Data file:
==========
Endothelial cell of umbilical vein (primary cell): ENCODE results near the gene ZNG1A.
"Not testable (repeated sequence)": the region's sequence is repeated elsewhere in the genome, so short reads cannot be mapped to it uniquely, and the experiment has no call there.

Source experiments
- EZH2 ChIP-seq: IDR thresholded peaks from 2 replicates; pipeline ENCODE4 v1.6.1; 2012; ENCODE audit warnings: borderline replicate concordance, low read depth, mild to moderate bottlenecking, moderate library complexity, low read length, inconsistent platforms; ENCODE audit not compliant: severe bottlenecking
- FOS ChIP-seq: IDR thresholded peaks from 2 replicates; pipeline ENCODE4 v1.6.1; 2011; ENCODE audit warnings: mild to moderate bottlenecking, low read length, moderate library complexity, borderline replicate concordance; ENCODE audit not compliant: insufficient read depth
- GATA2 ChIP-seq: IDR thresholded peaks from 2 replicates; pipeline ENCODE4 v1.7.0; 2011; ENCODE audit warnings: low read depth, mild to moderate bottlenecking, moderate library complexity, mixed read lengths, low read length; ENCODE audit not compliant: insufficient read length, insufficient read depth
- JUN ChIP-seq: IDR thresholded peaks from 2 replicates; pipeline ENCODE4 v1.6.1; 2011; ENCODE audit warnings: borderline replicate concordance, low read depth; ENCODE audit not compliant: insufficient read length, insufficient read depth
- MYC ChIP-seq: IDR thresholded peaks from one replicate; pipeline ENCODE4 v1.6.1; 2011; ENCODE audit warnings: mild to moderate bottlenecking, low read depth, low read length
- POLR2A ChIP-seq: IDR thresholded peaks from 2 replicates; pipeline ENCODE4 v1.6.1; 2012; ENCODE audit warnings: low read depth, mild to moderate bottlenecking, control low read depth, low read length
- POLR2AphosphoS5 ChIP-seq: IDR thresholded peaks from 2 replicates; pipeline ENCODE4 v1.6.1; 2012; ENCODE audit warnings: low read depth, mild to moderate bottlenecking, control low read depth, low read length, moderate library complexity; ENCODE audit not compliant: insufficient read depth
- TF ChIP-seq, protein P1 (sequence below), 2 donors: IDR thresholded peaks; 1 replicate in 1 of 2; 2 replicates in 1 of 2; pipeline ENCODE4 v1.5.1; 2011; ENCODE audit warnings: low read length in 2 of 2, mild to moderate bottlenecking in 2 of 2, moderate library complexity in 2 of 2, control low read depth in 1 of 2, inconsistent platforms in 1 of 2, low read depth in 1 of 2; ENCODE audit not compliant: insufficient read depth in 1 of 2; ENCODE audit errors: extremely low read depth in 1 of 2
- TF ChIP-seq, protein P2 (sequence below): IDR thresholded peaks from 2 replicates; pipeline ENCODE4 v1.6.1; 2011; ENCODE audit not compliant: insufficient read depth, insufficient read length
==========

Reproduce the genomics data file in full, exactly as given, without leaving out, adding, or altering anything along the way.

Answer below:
Endothelial cell of umbilical vein (primary cell): ENCODE results near the gene ZNG1A.
"Not testable (repeated sequence)": the region's sequence is repeated elsewhere in the genome, so short reads cannot be mapped to it uniquely, and the experiment has no call there.

Source experiments
- EZH2 ChIP-seq: IDR thresholded peaks from 2 replicates; pipeline ENCODE4 v1.6.1; 2012; ENCODE audit warnings: borderline replicate concordance, low read depth, mild to moderate bottlenecking, moderate library complexity, low read length, inconsistent platforms; ENCODE audit not compliant: severe bottlenecking
- FOS ChIP-seq: IDR thresholded peaks from 2 replicates; pipeline ENCODE4 v1.6.1; 2011; ENCODE audit warnings: mild to moderate bottlenecking, low read length, moderate library complexity, borderline replicate concordance; ENCODE audit not compliant: insufficient read depth
- GATA2 ChIP-seq: IDR thresholded peaks from 2 replicates; pipeline ENCODE4 v1.7.0; 2011; ENCODE audit warnings: low read depth, mild to moderate bottlenecking, moderate library complexity, mixed read lengths, low read length; ENCODE audit not compliant: insufficient read length, insufficient read depth
- JUN ChIP-seq: IDR thresholded peaks from 2 replicates; pipeline ENCODE4 v1.6.1; 2011; ENCODE audit warnings: borderline replicate concordance, low read depth; ENCODE audit not compliant: insufficient read length, insufficient read depth
- MYC ChIP-seq: IDR thresholded peaks from one replicate; pipeline ENCODE4 v1.6.1; 2011; ENCODE audit warnings: mild to moderate bottlenecking, low read depth, low read length
- POLR2A ChIP-seq: IDR thresholded peaks from 2 replicates; pipeline ENCODE4 v1.6.1; 2012; ENCODE audit warnings: low read depth, mild to moderate bottlenecking, control low read depth, low read length
- POLR2AphosphoS5 ChIP-seq: IDR thresholded peaks from 2 replicates; pipeline ENCODE4 v1.6.1; 2012; ENCODE audit warnings: low read depth, mild to moderate bottlenecking, control low read depth, low read length, moderate library complexity; ENCODE audit not compliant: insufficient read depth
- TF ChIP-seq, protein P1 (sequence below), 2 donors: IDR thresholded peaks; 1 replicate in 1 of 2; 2 replicates in 1 of 2; pipeline ENCODE4 v1.5.1; 2011; ENCODE audit warnings: low read length in 2 of 2, mild to moderate bottlenecking in 2 of 2, moderate library complexity in 2 of 2, control low read depth in 1 of 2, inconsistent platforms in 1 of 2, low read depth in 1 of 2; ENCODE audit not compliant: insufficient read depth in 1 of 2; ENCODE audit errors: extremely low read depth in 1 of 2
- TF ChIP-seq, protein P2 (sequence below): IDR thresholded peaks from 2 replicates; pipeline ENCODE4 v1.6.1; 2011; ENCODE audit not compliant: insufficient read depth, insufficient read length